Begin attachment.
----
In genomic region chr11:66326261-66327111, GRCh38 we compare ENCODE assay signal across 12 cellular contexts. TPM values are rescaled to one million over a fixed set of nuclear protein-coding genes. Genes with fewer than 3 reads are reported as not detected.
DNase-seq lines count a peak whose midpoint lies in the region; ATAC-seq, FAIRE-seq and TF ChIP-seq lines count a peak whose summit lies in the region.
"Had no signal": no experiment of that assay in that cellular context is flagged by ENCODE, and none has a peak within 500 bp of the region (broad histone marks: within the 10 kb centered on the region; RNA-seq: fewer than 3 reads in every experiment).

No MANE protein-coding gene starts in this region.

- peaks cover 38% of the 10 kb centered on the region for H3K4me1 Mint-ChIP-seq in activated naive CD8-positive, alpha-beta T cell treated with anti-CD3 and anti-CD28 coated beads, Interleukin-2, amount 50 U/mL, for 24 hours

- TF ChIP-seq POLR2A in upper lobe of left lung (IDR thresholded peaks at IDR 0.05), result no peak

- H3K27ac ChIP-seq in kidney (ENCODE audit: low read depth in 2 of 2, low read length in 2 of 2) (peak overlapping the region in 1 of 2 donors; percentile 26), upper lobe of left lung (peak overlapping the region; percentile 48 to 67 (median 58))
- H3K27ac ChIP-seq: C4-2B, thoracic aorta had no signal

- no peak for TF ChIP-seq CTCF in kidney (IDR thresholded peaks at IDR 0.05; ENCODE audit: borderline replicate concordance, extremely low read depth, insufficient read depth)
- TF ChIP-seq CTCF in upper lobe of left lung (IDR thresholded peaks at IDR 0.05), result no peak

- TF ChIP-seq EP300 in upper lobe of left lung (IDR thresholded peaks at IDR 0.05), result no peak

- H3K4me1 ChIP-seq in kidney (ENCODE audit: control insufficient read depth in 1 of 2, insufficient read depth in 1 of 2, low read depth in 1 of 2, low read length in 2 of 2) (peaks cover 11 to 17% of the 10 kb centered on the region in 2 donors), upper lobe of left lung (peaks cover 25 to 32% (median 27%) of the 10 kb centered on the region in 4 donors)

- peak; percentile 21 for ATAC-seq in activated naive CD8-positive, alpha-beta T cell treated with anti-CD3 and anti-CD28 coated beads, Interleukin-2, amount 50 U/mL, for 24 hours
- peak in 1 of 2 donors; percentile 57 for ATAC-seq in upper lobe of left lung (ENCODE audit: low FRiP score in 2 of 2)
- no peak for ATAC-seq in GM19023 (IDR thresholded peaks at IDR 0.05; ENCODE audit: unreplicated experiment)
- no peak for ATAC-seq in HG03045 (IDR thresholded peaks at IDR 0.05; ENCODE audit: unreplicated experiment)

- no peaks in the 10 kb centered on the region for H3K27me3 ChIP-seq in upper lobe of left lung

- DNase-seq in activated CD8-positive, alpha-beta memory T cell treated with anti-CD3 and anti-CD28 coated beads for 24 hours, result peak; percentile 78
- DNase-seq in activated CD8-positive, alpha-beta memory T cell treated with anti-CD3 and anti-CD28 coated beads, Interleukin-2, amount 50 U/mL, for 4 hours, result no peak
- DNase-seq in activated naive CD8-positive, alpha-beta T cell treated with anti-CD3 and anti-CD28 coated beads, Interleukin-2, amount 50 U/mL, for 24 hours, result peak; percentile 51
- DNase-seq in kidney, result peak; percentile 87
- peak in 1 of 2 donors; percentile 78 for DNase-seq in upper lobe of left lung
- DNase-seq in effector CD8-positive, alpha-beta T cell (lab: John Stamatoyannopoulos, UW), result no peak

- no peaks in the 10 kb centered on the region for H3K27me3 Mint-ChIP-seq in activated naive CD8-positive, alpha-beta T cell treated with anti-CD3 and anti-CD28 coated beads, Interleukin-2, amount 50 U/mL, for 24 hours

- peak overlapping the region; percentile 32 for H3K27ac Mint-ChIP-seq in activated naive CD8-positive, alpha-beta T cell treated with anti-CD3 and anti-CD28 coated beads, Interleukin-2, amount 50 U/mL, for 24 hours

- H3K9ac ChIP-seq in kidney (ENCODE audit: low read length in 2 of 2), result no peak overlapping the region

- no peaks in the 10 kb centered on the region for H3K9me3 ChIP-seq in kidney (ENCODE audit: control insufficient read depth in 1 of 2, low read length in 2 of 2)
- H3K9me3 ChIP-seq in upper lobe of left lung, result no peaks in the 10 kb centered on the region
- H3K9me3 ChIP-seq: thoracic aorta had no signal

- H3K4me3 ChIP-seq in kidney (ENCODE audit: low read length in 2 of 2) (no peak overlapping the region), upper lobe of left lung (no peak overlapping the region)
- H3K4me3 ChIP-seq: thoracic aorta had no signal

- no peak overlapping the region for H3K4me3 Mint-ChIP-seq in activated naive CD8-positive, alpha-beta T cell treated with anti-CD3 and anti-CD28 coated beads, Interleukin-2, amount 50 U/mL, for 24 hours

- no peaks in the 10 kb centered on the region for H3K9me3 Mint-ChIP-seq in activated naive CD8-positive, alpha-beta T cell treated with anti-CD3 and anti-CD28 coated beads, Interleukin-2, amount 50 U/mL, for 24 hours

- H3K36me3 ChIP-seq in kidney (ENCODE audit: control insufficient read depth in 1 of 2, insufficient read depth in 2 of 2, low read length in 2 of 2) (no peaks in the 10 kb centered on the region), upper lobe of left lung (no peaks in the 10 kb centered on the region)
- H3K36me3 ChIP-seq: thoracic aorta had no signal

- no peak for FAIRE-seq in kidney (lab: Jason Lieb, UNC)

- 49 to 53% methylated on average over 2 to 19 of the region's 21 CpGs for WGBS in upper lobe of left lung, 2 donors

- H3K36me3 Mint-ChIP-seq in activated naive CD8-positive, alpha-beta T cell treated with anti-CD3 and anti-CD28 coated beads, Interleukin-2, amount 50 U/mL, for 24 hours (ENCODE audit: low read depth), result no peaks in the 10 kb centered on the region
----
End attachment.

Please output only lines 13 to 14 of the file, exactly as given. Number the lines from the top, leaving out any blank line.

- peak; percentile 21 for ATAC-seq in activated naive CD8-positive, alpha-beta T cell treated with anti-CD3 and anti-CD28 coated beads, Interleukin-2, amount 50 U/mL, for 24 hours
- peak in 1 of 2 donors; percentile 57 for ATAC-seq in upper lobe of left lung (ENCODE audit: low FRiP score in 2 of 2)